Stock Talk: Why Apple's textbook announcement matters

Stock Talk: Why Apple's textbook announcement matters

"If Apple relies on the existing $500 iPad to hit the education market, I think they may just accelerate the ownership of their products to students who were already going to own them … kids in well-to-do families."

Yesterday Apple made one of those cool little announcements that probably won’t affect too many of us in the short term. But I think their initiative with iBooks 2 and iBooks Author offers significant long term benefits to the company and its shareholders.

I say that this won’t affect most of us in the short term because most of us are not students. So it doesn’t (yet) change our use case for the iPad. But many of us have kids. My own kids are in JK and Grade 2 respectively. They are at the perfect age to begin using tablet technology in school.

So while I’m not a student, I am a father and I expect this trend to affect my family within a few years. As an investor in Apple, that excites me.

What Apple is doing reminds me of one successful strategy Cisco Systems used to dominate the IP routing market. Specifically, they offered free training and huge discounts on equipment to non-profit schools (including high schools). This greatly improved the chances of any tech-inspired kid to graduate from high school knowing how to operate Cisco gear. When you carry this training throughout the educational process, it’s no wonder so many IT managers end up buying Cisco gear.

Apple has just applied a healthy dose of steroids to this same concept. This isn’t about making money from textbook publishing. That’s just the gravy.

This is about programming students to use the iPad and other Apple products right from the beginning of their education.

Apple's education announcements are about creating a psychological stickiness to Apple products much earlier than might otherwise be possible. If Apple can create an amazing reason for every school-aged child to have an iPad for school books, those kids will quickly start using the devices for everything else. Getting kids hooked on Apple is great for long term shareholders.

While I’m focused on the device-side stuff in terms of how it may grow Apple’s business, I also realize that book publishers may migrate to Apple products if they want to use the iBook Author application. That’s the Apple halo effect for you. Great for shareholders too, right?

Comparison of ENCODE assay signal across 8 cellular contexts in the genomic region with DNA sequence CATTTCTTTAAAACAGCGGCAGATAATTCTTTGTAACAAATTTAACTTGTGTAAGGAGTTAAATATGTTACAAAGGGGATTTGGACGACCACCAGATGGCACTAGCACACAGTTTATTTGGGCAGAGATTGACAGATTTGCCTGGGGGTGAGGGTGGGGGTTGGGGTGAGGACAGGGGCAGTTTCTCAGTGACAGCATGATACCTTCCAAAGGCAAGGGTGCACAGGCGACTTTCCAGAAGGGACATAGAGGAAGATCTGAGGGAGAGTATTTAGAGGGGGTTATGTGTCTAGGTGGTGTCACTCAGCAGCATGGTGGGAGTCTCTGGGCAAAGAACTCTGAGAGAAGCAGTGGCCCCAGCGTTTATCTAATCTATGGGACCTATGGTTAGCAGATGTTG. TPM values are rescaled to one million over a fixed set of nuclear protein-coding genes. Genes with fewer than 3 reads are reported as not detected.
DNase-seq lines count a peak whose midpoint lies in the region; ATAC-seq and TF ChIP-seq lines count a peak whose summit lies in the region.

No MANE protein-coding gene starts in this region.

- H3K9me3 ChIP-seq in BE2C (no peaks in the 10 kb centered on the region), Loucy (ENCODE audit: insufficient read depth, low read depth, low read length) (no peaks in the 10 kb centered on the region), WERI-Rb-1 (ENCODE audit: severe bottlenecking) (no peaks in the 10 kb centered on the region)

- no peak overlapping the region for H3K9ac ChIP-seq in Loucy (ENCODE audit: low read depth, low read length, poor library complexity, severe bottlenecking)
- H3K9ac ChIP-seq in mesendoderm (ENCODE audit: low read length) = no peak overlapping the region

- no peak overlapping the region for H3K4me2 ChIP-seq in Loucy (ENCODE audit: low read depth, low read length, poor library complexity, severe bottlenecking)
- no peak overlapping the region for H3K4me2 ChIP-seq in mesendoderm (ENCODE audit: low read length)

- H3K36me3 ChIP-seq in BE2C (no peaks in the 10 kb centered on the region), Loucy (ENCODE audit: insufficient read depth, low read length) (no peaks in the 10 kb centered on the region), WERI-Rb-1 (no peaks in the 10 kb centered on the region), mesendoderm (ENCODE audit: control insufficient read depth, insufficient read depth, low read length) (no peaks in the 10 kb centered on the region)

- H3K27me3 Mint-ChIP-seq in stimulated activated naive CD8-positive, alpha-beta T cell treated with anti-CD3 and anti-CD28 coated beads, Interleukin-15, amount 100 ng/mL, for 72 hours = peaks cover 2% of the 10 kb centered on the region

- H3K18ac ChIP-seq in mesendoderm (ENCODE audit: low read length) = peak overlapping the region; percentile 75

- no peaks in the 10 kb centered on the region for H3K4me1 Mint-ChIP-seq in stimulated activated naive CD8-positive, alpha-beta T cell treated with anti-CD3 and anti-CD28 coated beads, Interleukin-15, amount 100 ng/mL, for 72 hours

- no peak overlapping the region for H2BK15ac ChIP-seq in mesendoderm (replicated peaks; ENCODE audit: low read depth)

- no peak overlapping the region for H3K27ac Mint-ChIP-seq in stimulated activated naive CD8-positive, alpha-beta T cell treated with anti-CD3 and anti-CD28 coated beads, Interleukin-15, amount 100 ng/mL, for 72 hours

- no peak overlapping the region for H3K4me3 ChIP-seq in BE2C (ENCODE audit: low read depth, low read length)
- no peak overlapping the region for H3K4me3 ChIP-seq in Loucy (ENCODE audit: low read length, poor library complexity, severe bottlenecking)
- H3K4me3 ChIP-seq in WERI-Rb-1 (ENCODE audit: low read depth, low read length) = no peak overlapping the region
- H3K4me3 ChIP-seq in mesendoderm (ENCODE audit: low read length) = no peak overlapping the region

The only REAL potential competitor that comes to mind here is Amazon. Their Kindle platform could do much of what Apple is doing, perhaps minus a lot of the interactivity within a textbook. But the interactive stuff seems secondary to me. Page flipping, multi-touch zooming and panning, and note taking are probably all we really need. Then if authors want to go overboard and include interactive tables, diagrams, or other in-book applications, so be it. But that stuff doesn’t make or break the business model.

The feedback from educators, published on iMore suggests many potential issues that Apple may need to resolve. Can only rich families / schools afford iPads? Will these things get stolen? Who will be responsible for lost or broken devices?

What if Apple can figure out a way to make iPads accessible even to lower income families and poorer schools?

As an investor, I realize this whole idea of digital textbooks may drive a deeper wedge between the rich and the poor. But what if Apple can figure out a way to make or sell less expensive iPads? Then everyone wins, right?

One way to do this is build a school version of the iPad. Think stripped down components, no camera and a beefier mechanical design. Then sell it at cost, or even below cost while recouping the loss with (pretty much guaranteed) textbook sales. It’s not a no-brainer, but it seems pretty close to me.

If Apple relies on the existing $500 iPad to hit the education market, I think they may just accelerate the ownership of their products to students who were already going to own them ... kids in well-to-do families. But if they get aggressive and create a business case that makes iPads a total no brainer for schools, then I think Apple will have just locked in its next leg of growth.

But be careful Apple ... Jeff Bezos is watching and he’s gotta want this market as badly as you do.